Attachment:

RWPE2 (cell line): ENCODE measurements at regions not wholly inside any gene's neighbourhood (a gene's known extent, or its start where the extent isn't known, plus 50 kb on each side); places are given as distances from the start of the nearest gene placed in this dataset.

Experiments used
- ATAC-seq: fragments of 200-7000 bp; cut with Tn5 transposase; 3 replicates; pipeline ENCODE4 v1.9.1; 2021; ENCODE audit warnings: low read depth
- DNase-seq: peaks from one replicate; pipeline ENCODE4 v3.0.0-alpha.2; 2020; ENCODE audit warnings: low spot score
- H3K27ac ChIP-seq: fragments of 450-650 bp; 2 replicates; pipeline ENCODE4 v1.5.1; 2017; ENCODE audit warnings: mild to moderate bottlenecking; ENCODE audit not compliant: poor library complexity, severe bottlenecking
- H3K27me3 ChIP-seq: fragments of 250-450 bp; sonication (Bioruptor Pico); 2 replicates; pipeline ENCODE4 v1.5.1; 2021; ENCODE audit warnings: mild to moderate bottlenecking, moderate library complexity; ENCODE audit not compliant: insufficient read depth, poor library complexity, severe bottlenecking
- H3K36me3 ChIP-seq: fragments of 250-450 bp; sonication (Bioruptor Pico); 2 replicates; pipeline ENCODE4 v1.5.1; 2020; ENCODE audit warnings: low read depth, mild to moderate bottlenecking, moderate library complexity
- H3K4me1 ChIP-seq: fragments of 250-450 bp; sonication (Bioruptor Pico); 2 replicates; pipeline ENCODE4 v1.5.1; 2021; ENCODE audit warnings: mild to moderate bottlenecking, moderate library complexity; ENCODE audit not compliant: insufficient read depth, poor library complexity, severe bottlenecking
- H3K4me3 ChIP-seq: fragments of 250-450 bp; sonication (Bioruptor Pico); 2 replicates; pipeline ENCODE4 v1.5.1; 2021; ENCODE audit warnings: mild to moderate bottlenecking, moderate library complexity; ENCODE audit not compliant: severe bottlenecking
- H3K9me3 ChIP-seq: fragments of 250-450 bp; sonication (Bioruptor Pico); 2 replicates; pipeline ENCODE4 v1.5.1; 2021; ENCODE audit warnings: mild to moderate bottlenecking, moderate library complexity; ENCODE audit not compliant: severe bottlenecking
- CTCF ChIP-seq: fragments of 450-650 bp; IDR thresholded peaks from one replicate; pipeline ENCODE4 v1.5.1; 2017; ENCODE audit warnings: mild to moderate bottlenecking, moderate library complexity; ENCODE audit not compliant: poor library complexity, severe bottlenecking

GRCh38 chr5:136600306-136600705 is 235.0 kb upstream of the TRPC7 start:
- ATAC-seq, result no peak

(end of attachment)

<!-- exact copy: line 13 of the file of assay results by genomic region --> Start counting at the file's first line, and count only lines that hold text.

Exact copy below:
- ATAC-seq, result no peak